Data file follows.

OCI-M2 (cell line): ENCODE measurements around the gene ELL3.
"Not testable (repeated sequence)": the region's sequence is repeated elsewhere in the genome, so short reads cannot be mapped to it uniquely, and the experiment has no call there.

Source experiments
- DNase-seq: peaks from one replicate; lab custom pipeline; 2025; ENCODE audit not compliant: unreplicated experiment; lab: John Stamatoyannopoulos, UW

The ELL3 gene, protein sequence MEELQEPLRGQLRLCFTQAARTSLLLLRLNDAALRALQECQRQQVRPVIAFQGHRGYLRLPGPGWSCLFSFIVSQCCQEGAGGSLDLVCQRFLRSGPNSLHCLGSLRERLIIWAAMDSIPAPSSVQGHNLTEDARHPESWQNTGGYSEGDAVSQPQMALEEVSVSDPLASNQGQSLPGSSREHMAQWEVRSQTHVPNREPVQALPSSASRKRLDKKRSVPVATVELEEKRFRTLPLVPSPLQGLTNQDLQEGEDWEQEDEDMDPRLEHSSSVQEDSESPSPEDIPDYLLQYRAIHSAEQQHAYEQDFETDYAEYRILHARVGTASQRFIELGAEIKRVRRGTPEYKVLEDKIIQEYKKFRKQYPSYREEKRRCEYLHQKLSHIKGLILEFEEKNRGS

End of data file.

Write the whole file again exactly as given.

OCI-M2 (cell line): ENCODE measurements around the gene ELL3.
"Not testable (repeated sequence)": the region's sequence is repeated elsewhere in the genome, so short reads cannot be mapped to it uniquely, and the experiment has no call there.

Source experiments
- DNase-seq: peaks from one replicate; lab custom pipeline; 2025; ENCODE audit not compliant: unreplicated experiment; lab: John Stamatoyannopoulos, UW

The ELL3 gene, protein sequence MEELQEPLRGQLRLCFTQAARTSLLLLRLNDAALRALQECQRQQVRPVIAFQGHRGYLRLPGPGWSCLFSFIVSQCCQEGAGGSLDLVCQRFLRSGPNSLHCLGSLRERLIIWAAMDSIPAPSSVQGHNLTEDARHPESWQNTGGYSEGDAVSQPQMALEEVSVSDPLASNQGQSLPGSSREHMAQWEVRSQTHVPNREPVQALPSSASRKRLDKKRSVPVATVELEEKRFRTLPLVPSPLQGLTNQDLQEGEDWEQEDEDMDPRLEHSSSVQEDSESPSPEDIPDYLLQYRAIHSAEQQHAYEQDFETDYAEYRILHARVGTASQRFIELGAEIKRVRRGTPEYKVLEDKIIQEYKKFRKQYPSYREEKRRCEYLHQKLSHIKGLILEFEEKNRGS